Emily Badger is a former staff writer at CityLab. Her work has previously appeared in Pacific Standard, GOOD, The Christian Science Monitor, and The New York Times. She lives in the Washington, D.C. area.
And that its impact has continued to this day.
When the Supreme Court struck down a key provision of the 1965 Voting Rights Act in June, it eliminated a long-standing distinction that certain states and communities – due to their deep histories of discrimination – warranted extra scrutiny under the law. Those places, identified in Section 4, were required to "pre-clear" any changes to voting laws or procedures with the federal government (a requirement outlined in Section 5). Now that is no longer the case.
Nearly half a century after the VRA's passage, critics had begun to argue that the law had successfully served its purpose (see: America's first black president, and these demographics that elected him), and that states like Texas and Alabama no longer deserved to be tarred by their past intolerance.
A very interesting new study to be published in The Journal of Politics makes clear, however, that Section 5 of the VRA – which is now effectively irrelevant – played a major role in boosting black political representation, and that its impact was ongoing. The study's authors, Paru R. Shah of the University of Wisconsin-Milwaukee, Melissa J. Marschall of Rice University, and Anirudh V. S. Ruhil of Ohio University, examined the racial makeup of city councils across the country between 1981 and 2006.
In that time, blacks made the largest gains on city councils in those areas covered by Section 5.
For example, in 1981, 552 towns and cities covered by Section 5 had at least one African American serving on the city council. By 2001, that number had risen to 1,004, an increase of 82 percent. In the rest of the country, by contrast, the share of cities with at least one black councilman inched up by just 3.3 percent (from 732 to 756). (The data in this study comes from the Joint Center for Political and Economic Studies and the International City/County Manager Association.)
Section 5 appears to have worked just as intended, enabling the greatest gains in minority representation in precisely those places where blacks had the most ground to make up. The question now – and the one raised by the Supreme Court decision – is whether those gains have been complete. Or, as the authors pose it in the title of their paper, "Are we there yet?"
Our findings suggest that the VRA has been and continues to be an important tool in ensuring black descriptive representation, particularly in places with a legacy of racial intimidation and discrimination, and that it creates a context that intensifies the effects of voter strength, electoral structures, and council size. Thus, in response to the question, ‘‘Are we there yet,’’ our study would say no, but that with the help of the VRA, we are getting closer.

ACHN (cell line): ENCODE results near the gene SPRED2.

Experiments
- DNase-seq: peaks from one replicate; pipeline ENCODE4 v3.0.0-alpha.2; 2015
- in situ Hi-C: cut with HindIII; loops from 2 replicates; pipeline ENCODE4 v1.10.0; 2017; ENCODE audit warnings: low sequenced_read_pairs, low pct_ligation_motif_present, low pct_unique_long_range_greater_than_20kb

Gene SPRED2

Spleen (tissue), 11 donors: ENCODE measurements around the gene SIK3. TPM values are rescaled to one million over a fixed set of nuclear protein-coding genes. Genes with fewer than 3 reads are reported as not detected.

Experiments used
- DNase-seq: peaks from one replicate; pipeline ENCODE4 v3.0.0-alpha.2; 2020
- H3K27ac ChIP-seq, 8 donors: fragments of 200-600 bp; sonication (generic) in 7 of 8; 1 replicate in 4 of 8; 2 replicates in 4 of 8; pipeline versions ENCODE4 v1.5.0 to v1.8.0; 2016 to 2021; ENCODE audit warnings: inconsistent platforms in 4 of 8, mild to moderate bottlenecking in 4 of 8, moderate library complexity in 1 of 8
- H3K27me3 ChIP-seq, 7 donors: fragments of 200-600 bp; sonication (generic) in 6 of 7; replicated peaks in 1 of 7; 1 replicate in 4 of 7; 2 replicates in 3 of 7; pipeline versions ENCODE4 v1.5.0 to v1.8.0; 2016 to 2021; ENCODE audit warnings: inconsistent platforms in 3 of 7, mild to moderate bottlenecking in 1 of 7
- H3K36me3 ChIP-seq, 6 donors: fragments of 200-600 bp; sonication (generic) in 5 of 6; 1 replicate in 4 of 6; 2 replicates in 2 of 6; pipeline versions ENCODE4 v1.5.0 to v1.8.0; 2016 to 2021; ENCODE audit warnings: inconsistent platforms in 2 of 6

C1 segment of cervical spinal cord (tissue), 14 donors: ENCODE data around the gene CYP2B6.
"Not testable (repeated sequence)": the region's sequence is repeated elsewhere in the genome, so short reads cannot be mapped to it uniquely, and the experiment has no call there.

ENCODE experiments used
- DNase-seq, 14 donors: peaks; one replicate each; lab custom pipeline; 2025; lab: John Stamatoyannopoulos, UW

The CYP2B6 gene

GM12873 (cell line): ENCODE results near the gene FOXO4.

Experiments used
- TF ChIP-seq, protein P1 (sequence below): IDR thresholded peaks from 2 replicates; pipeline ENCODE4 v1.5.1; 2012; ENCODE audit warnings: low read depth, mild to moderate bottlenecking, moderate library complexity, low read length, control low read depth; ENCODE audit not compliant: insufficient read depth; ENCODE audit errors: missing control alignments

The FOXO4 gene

It should be noted that in the slow world of academic publishing, the authors wrote those words before the latest Supreme Court ruling.
Graphically, these charts from the study illustrate two vastly different trajectories over the past generation: Blacks experienced slow (and sometimes declining) gains on city councils in places not covered by Section 5, but they experienced tremendous gains in those places that were:
These three charts show the percentage of cities, in a given year, with zero, one, or two or more blacks on the city council:
To be more specific, though, where did blacks experience the greatest gains? In small towns? In places that already had large black populations? The authors also spliced their data looking at the percentage of a city's black voting-age population. The result:
In places with majority black populations, coverage provides the least assistance. On the other hand, we find the steepest gains in covered cities where the black population is less than 20%, suggesting the VRA may be most important in places where black population size cannot, by itself, ensure black representation.
All of this, the authors write, suggests that Section 5 of the VRA "has paid dividends to racial minorities that otherwise might not have resulted." And now that the law has been hobbled, minorities risk those gains.
In fact, the list of obstacles that can curtail minority political power is today longer, subtler and sometimes more insidious than it was a generation ago. And it includes policies – like the disenfranchisement of felons – that were never envisioned in 1965.
Some of the greatest evidence of the impact of the VRA has been seen in the months since June, as states formerly scrutinized under Section 5 have rushed to implement changes to voting laws that had been blocked under the VRA. This study now adds yet more evidence in the indisputable form of data.
Top image from a demonstration in front of the Supreme Court this February: Gary Cameron/Reuters